A Two-person Crime

A radio blog* recorded the day before Willie Jerome Manning’s scheduled execution in May, 2013, features Vincent Hill, a private investigator and former policeman. Hill re-examined the evidence in Willie’s 1992 case, and found many omissions and inconsistencies.

Here David Skato, a childhood friend of Willie’s family, tells Hill that a second murderer was implicated:

DS: There were statements that there is another person that was also involved, but they never looked for him, you know, they pretty much settled on Willie and it was like, “OK, the accomplice -we’ll just let him go.” And you don’t do that when it’s a murder case. You don’t just let somebody go.

VH: No, you definitely don’t do that when there’s a murder case, especially if you want to make sure you have all of the pieces of the puzzle, to say, “Yep, we’re 100% sure”…
I’m glad you brought that up, you know. I didn’t realize that they said that there was another person involved. Because before you said that I was thinking, “Well, how would he have forced two people into the car?” You can only point the gun at one person, from one side of the car. So, I’m assuming you would take out the biggest threat first, which would have been Jon, the male victim. So I’ve always said the type would be a two-person crime. And for two people to have been in the car and still not one thing point to Willie…

It was Earl Jordan**, a jailhouse snitch charged with other crimes on the Mississippi State University campus, who said he heard Willie confessing that both he and Jessie ‘One Wing’ Lawrence had committed the murders. Jordan’s statement helped to convict Willie even though it included the scarcely believable scenario that the two victims and two perpetrators were crammed into Miller’s two-seater car. It was later revealed that Jordan’s account must have been untrue, given that Jessie Lawrence had been in prison in Alabama at the time of the murders.

At an earlier stage in the police investigations, when two other suspects (Johnny Lowery {aka “Judy”} and Anthony Reed) were the lead suspects, Jordan had been equally happy to provide the police with an inculpatory statement about them.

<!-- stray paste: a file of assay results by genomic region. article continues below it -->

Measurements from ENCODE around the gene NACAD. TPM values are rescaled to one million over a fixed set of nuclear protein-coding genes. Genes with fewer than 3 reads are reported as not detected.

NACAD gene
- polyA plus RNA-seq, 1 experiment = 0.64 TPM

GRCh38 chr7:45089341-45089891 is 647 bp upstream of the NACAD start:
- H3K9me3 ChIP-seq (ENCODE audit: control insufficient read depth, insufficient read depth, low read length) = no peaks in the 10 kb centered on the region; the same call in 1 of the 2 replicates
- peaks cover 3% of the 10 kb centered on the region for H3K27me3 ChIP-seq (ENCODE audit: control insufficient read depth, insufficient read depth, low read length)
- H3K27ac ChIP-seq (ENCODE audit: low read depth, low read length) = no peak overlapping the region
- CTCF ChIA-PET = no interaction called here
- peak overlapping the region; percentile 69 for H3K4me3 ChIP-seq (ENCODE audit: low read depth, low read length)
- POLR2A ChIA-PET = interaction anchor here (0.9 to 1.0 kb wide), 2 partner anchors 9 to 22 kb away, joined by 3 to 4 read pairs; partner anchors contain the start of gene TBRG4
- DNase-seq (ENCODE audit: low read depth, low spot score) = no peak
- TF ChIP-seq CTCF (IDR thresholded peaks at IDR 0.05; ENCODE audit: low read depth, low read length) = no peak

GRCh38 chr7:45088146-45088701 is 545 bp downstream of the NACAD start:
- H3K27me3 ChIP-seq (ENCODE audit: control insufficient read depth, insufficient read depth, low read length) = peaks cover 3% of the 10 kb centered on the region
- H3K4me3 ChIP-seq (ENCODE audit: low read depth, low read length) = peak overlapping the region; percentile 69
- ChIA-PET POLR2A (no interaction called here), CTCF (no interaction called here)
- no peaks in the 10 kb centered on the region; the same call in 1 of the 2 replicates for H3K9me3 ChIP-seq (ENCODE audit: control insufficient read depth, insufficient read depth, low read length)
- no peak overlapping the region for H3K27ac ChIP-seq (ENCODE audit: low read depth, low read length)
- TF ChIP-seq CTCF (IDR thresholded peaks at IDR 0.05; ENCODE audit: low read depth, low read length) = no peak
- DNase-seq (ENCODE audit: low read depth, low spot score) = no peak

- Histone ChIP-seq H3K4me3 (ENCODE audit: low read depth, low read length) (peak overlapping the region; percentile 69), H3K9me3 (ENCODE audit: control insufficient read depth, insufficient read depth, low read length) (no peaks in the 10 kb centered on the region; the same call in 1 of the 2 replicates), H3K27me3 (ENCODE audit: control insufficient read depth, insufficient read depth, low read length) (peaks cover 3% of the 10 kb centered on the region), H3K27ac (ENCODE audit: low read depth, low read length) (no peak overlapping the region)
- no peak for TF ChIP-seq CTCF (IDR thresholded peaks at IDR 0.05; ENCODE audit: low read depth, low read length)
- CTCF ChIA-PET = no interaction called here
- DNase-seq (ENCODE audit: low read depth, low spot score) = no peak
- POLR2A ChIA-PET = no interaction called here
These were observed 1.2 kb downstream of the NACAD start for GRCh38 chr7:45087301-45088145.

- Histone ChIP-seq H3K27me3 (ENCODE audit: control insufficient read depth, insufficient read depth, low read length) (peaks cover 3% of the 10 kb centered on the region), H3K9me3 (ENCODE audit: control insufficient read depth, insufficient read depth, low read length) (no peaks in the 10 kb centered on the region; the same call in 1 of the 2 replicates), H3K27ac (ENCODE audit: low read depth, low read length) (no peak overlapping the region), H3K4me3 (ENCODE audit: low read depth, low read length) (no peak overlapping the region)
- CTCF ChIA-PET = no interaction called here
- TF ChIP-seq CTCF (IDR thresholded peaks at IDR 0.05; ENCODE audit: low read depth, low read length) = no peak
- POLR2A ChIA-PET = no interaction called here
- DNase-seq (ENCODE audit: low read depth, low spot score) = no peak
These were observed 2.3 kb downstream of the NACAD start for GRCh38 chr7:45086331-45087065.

At Willie’s trial Jordan admitted that he was hoping for assistance with his charges. Just two months after reporting Willie’s “confession,” the state reduced charges against Jordan, indicting him only for looting, instead of as a habitual offender.

Jordan has admitted to Willie’s lawyer and an investigator that he lied about Willie’s ‘confession’ (but he has not signed an affidavit formally recanting his statement about Willie).

We do not know why Jordan’s testimony – about two perpetrators – was accepted despite its anomalies. Nor do we know how the state believes only one perpetrator could have controlled two victims in a two-seater car. 

There are still many unanswered questions about this case. Even if DNA and fingerprint testing proves inconclusive, more answers are needed. Willie deserves a new trial.

*See Dead Man Walking. The Willie Manning Case (Blog Talk Radio’s “The Other Side of Justice”). The interview does not start properly until 4 minutes into the recording. The passage quoted here starts at 27.15.
** See Willie’s petition for post-conviction relief, in the Circuit Court for Oktibbeha County, Mississippi, October 8, 2001 (pages 18 – 23 of the petition i.e. pages 37 – 42 of the entire archived document; also Exhibits 3 – 8 on pages 135 – 151 of the entire archived document).
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  1. Pingback: The Puzzle of Jordan’s Strange Testimony | Justice for Willie Manning

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